# Math wizardry

James Steiner gregortroll at gmail.com
Fri Mar 4 16:45:58 EST 2005

```> To find out whether the
> intersection point lies between the end points of each line you will
> need to test whether the distance between the intersection point and
> ALL the end points is less than the length  of each line
> respectively. (I can't imagine that sentence is clear.)

That's not required, which is good, because the distance function is costly.

First, lets assume the purpose of the function is not only to return
the intersection of the two *lines* but rather to return the
intersection of the two *line segments*, and returns a special value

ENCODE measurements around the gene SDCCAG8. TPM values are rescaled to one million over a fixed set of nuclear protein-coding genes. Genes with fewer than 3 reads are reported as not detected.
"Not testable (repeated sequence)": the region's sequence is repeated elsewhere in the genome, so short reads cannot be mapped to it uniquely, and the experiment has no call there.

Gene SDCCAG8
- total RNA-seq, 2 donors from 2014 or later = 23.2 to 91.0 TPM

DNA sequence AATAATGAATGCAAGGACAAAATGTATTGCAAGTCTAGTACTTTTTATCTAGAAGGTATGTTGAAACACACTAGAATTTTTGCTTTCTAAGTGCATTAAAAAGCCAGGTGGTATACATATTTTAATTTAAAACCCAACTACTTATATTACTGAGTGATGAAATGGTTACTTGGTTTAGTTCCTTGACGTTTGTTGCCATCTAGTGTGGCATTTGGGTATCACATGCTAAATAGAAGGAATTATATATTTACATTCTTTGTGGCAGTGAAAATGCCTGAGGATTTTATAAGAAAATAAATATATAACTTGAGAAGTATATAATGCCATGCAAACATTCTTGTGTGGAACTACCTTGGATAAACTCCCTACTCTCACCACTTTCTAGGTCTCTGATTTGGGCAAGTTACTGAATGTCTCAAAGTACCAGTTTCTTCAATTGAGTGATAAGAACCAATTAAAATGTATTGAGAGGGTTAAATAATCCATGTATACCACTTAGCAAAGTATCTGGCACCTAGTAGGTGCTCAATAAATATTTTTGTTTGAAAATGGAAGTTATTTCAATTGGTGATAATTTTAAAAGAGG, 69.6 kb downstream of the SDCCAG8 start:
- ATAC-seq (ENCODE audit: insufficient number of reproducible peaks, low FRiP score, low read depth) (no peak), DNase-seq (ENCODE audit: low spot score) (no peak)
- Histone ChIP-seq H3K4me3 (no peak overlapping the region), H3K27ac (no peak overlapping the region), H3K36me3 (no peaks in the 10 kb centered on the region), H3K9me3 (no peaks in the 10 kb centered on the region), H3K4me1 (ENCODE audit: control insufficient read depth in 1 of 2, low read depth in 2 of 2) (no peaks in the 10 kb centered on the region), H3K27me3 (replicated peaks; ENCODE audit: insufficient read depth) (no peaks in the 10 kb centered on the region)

if the *line segments* do not intersect.

Then, given the three points on a line (and we know that the
calculated intersection point is on the lines, if Ax is between Bx and
Cx and Ay is between By and Cy, then point A must be between points B
and C.

Also, as a side note, sometimes, like when comparing distances, it's
OK to use a partial calculation, rather than the complete distance
calculation. For example, if distance A is equal to distance B, then
it is true that A^2 is equal to B^2. So, rather that performing the
full distance calculation: sqrt ( ( x1 - x2) + (y1 - y2) ) , you can
leave off the sqrt, and compare the partial result, which is really
the sqaure of the distance, saving some calculation time (sqrt is a
much more expensive function than multiplication). In applications
(like games or physics-based simulations) where many of these
calculations are occuring every second, the saved time can be used for
other things.

Hope this helps,
~~James.
```